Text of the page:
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The root of the issue is that you don't create and identity. An identity creates itself. Its not something you can pay a marketing company to come up with (eg: Charlotte). It comes from generations of people living and growing up in the same city, and more importantly, not moving away. Thats how traditions are made, and how they survive. Wasn't there an article in the Observer a few months ago about how 60% of the city is from somewhere else? Most of these people (especially if they are from Ohio) may love it here, but they always remember where they are from and for most of them, they will never be "from" Charlotte even though they may live here.

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Charlotte has no identity because it constantly severs all it's ties to its past and replaces them with the fads and gimmick of the day. Prime example, North Charlotte was renamed NoDa because it sounded trendy. I won't get into the gentrification that is taking place there as that speaks for itself. In the last 5 years it's basically lost all of it's eclectic quirkiness and it headed towards being another bland neighborhood.

There are endless other examples of this, but that, IMO, is the core of the problem.

I would also contend that for most people, (not in Charlotte) this city isn't even identified with banking.

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Charlotte's lack of identity has a lot to do with the dominance of The Banks . Although the growth of the banks has been great for the city economically, it has supported a culture of gentrification that places no value on character, history, or sentiment, especially if it is not considered mainstream. Order and cleanliness are paramount. As a result, we have too few public spaces, limited parks, and nowhere (other than the light rail) that people from different socioeconomic strata can co-mingle.

Much of the reason that newcomers never really become Charlotteans is that to us, the Charlotte experience is generic and largely suburban. When I leave uptown, I only know I'm in Charlotte because of the center medians at each intersection and the crowns on the street signs. The city, which I see as in its teenage years, is torn between its small-town roots and its metropolitan future and has made many compromises that have satisfied neither urge. Charlotte has become more urban physically than it is prepared to be mentally.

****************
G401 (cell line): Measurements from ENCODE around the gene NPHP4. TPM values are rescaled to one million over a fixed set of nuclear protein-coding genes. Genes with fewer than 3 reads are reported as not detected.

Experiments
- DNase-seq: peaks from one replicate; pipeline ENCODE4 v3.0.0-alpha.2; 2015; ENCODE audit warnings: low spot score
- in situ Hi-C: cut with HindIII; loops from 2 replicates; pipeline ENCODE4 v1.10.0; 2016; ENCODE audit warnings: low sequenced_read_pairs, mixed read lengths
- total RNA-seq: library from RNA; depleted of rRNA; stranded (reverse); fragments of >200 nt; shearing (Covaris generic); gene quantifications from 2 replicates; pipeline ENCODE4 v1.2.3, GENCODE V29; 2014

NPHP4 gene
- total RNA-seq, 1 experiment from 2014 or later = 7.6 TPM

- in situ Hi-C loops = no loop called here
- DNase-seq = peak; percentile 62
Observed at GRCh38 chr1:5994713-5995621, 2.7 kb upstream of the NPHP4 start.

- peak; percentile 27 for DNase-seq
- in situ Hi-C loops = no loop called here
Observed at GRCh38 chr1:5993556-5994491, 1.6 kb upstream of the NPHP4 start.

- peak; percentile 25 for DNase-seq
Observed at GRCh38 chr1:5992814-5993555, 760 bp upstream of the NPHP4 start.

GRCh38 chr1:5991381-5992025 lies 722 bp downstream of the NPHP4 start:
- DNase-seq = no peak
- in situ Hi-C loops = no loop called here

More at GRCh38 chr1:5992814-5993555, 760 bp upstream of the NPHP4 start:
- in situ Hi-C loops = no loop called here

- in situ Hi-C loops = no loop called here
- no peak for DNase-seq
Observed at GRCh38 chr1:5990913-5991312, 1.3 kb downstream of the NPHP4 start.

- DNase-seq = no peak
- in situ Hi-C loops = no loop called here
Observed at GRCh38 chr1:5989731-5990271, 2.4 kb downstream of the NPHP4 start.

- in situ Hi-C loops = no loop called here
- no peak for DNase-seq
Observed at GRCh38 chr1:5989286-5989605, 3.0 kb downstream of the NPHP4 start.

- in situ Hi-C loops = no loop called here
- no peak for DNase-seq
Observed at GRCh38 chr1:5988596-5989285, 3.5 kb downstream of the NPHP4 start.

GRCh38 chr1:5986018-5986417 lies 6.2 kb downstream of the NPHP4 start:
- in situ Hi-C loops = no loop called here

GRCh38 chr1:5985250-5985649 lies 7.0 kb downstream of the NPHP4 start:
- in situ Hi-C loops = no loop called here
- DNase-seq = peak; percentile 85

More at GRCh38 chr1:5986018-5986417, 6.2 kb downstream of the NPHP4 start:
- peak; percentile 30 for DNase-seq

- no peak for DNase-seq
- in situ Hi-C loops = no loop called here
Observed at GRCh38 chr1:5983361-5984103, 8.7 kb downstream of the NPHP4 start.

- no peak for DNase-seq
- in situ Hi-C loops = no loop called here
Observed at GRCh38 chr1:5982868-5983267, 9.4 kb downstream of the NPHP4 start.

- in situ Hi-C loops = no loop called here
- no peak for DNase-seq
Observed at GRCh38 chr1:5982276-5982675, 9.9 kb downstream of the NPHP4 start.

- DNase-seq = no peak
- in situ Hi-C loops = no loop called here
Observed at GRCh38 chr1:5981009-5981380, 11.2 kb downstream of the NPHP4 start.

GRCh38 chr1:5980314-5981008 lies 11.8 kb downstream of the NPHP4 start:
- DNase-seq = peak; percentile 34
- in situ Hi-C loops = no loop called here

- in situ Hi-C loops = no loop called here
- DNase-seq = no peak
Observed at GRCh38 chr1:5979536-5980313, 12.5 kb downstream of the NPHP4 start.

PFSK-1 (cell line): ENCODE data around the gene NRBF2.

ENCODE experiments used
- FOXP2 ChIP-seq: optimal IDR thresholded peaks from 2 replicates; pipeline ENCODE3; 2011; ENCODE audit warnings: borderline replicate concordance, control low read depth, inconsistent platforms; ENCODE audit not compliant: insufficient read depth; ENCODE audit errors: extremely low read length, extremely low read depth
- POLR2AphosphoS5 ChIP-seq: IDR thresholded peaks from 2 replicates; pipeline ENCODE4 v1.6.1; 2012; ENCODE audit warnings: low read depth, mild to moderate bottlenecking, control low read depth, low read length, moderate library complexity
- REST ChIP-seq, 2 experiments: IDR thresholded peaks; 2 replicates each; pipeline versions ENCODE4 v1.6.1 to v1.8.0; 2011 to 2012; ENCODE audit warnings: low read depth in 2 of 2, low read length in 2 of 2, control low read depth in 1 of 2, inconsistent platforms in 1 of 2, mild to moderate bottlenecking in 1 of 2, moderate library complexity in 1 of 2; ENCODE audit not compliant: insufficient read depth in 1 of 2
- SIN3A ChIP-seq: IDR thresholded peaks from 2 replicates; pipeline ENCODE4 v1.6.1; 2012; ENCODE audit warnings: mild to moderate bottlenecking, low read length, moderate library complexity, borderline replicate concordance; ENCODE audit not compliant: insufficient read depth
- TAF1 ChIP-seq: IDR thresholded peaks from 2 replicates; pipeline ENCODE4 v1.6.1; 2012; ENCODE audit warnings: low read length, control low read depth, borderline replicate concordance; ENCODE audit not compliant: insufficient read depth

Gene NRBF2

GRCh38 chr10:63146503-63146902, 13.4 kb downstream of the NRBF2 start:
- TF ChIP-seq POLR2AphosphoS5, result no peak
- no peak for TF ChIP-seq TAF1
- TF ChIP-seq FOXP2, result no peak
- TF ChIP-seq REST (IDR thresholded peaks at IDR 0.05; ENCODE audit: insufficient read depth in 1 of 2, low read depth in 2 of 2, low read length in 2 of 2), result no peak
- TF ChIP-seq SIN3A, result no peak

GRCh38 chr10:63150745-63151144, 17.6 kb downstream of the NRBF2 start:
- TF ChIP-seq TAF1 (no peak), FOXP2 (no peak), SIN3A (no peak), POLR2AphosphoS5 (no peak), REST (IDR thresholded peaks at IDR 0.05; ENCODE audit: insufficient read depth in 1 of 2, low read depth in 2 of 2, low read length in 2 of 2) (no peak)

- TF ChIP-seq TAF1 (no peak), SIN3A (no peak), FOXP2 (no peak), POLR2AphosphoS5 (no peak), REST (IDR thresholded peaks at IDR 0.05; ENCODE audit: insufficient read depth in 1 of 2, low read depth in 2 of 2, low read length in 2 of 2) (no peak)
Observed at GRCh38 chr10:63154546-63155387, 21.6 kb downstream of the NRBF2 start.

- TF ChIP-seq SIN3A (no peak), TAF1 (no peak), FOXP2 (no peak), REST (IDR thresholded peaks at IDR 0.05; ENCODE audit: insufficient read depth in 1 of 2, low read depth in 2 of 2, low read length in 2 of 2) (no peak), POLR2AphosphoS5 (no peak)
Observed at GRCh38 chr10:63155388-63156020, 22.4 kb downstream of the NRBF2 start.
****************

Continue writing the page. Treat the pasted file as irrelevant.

Finally, everyone here has come from somewhere else's suburb. The generic, soul-less suburban culture here is the same generic, soul-less suburban culture everywhere else but without the established city in the center. It is the city created by people who have never really lived in a city. It will take at least 25 years for Charlotte to even start to incubate a distinct culture. Atlanta in 1980s was the same way and it is only now beginning to assume an identity as (arguably) the capital of The South and capital of Black culture in the US...and even it has a long way to go. The question that should be asked and is more difficult to answer is whether or not Charlotte's culture is indicative of what modern American culture has become and are we now realizing that we really don't like it?

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I feel that Charlotte's identity is years off but quickly forming too. We are currently experiencing what N.Y., Chicago, L.A., Seattle, and other cities experienced as they started to become cities. Different people moving in to find the spot on this "green" planet. A place that they can call home and help to become there home. Does Charlotte have an identity? Once yes, now no. I say this because of the reason stated above. A transisition is taking place that is affecting the community at large and this cause has been started by the banks. They were looking for a play ground, I guess, and found the Queen City. In return, the effect is how the people and new people of Charlotte feel about it and what they will do about it to make Charlotte, Charlotte.